Depending on the water’s temperature, you might need to buy wetsuits for the youngsters to go waterskiing or paddleboarding. However, even though you can rent them, wetsuits are not required for all types of water sports.

However, they allow your kids to play in the water longer if it’s chilly (as it often is in Scotland! ). For some watersports, sandals or shoes you don’t mind getting wet should be considered.

14. Kick The Can

Like tag or hide and seek, kick the can is a game. First, you must determine which individual will first be “it” and set a can in the center of a clearing. (drawing sticks is usually a fair way to decide). Then, the ” it ” individual must try to capture everyone else.

When caught, players are taken to “jail,” which is a designated holding place (often a bench) where they must wait. Other players can kick over the can to release them before being caught.

15. Wink Murder

To choose the murderer for each round, you can use a straw or deal cards. The murderer must wink and make eye contact with their victims to “kill” them. They want to eliminate every player without being discovered.

The victim should act dead after around five seconds to alert other players (be as dramatic as you like!). Then, the victims must make an effort to identify the murderer.

Players can make accusations throughout the game by saying, “I accuse,” but they are not allowed to talk to one another about their suspicions! The player wins the round if their guess is accurate! If they are mistaken, they “die” and are eliminated for the remainder of the round.

16. Skimming Stone

Finding the perfect rock and trying to perfect your technique can keep kids (and big kids) occupied for hours if you’re near a body of water. If you have already finished your scavenger hunt, use the excellent skimming stone that was one of the items!

17. Two Truths And A Lie

The other player must identify the falsehood after one player (the liar) states two truths and a lie. Then, you can agree on whether or not you want to permit inquiries of the liar.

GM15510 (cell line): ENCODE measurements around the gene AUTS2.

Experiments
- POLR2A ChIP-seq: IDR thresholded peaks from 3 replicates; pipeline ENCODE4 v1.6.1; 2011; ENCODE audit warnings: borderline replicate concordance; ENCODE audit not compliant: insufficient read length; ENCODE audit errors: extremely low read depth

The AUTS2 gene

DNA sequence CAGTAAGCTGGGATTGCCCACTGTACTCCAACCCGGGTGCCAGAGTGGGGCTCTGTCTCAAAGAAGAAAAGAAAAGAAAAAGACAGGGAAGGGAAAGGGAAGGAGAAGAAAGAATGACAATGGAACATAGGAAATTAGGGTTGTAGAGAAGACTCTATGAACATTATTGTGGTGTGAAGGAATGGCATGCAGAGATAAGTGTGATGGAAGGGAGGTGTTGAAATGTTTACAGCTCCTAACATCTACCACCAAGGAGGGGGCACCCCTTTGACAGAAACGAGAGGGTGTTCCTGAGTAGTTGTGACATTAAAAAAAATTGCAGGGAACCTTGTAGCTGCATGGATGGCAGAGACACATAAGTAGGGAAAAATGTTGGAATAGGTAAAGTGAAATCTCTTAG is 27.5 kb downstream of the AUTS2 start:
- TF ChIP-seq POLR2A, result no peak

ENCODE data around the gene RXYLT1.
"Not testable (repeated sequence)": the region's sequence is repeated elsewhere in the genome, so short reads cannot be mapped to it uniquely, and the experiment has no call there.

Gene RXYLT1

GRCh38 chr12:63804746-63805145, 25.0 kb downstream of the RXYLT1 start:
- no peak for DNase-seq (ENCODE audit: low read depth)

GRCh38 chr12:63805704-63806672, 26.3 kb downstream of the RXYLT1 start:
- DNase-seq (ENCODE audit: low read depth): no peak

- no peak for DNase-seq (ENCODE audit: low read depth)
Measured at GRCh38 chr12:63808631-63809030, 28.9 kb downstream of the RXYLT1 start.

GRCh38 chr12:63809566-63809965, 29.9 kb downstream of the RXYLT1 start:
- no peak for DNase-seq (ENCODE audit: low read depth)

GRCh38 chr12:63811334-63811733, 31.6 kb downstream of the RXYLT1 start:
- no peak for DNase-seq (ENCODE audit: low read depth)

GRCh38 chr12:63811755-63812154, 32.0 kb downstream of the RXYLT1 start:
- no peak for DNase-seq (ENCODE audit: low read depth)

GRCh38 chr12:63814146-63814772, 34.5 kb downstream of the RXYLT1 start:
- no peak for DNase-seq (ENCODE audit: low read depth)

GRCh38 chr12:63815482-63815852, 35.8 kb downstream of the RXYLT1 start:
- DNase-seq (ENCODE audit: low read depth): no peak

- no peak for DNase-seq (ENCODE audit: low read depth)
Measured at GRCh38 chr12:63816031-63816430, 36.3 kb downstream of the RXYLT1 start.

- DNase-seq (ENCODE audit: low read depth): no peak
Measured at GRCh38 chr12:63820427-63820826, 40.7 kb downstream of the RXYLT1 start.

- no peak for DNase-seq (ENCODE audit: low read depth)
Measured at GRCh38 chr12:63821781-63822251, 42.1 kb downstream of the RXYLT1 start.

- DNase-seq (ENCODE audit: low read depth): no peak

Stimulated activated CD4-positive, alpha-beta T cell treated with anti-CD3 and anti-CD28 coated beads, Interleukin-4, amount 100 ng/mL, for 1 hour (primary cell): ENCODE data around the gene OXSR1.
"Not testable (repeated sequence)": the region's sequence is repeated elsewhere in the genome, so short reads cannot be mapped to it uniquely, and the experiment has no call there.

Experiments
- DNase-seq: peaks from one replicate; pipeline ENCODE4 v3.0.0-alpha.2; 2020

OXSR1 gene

As players attempt to maintain the liar’s lie, it often can make things more difficult for the liar but also make the game more intriguing. You can jumble things up by using two lies and the truth.

18. Charades

While the other players try to decipher what they are miming, one player must do an action without speaking. Teams with points are allowed, or you can play alone to kill time.

You can also choose whether or not players act out the answers that have been given to them. But, again, keep the recommendations simple for minor children, such as “brushing teeth” or “swimming.”

19. Camping Trip

The game begins with one player declaring, “I went to the shops, and I bought…” before listing an item that starts with the letter A. The player after them must continue with their chosen object and add one that begins with B, and so forth.

I visited stores and made purchases… A carrot, a banana, and an apple. The game is over when a player guesses incorrectly, forgets the next item or hesitates for too long before guessing.

20. Board Games

You can borrow a classic from a friend, take one from home, or hunt for a good purchase in secondhand shops. Camping board games should be portable, robust, and free of little, easily lost parts.

While traditional games like Uno, Jenga, and Yahtzee are fantastic for families, older children, and adults will enjoy Exploding Kittens.

Other Benefits Of Camping With Kids

Camping Activities For Kids
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1. Builds Enthusiasm And Self Confidence

The development of self-esteem is aided by teaching your kids survival techniques and new skills that will help them feel in control of their environment.

Children need the freedom to solve problems independently, make mistakes and learn from them, and succeed without constant adult supervision.

You must assist your kids in developing competence in their various contexts if you want them to grow up with self-confidence. For example, you and your kids might experience new challenges and adventures when camping.

2. Helps Foster Technology And Social Media Detox

The ubiquity of tech addiction can be alarming if you step back and think about childhood, even as recently as the 1980s. Today, more than 90% of two-year-olds in America have digital footprints.

And the issues around kids and technology only keep getting worse. Overuse of screens has been connected to eating and sleeping problems. Children are likelier to be overweight if they watch two or more hours of television daily.

The usage of cell phones by children has been associated with ADHD, and consuming too much multimedia is associated with reduced attention spans. The use of computers and televisions, in general, is associated with declining psychological well-being.